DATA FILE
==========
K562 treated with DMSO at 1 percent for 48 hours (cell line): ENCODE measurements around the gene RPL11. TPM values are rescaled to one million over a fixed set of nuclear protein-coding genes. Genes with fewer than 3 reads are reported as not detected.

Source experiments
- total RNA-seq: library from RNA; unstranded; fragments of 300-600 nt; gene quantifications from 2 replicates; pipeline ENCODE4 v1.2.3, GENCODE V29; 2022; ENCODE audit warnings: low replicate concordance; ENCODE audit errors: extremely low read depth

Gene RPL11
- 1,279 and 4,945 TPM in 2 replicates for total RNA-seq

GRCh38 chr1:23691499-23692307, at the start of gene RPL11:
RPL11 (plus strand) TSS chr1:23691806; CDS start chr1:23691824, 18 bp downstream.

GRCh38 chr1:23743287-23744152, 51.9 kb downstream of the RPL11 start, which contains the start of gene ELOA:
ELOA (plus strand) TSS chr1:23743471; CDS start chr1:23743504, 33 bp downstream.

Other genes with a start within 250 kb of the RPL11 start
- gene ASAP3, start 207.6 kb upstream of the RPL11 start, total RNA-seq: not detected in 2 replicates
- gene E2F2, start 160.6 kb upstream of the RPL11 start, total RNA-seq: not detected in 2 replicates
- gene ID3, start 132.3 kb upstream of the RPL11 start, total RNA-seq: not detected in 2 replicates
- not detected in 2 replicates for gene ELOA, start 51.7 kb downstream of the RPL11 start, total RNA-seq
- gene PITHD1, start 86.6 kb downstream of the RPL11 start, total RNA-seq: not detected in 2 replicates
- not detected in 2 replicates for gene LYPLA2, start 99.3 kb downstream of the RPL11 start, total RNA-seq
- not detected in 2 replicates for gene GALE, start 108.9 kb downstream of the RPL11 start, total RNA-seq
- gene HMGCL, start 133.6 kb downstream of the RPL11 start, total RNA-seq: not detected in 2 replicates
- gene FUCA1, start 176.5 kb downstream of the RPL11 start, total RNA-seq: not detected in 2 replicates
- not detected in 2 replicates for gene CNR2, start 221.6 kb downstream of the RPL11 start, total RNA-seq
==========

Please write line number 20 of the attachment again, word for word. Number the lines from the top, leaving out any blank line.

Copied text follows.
- not detected in 2 replicates for gene CNR2, start 221.6 kb downstream of the RPL11 start, total RNA-seq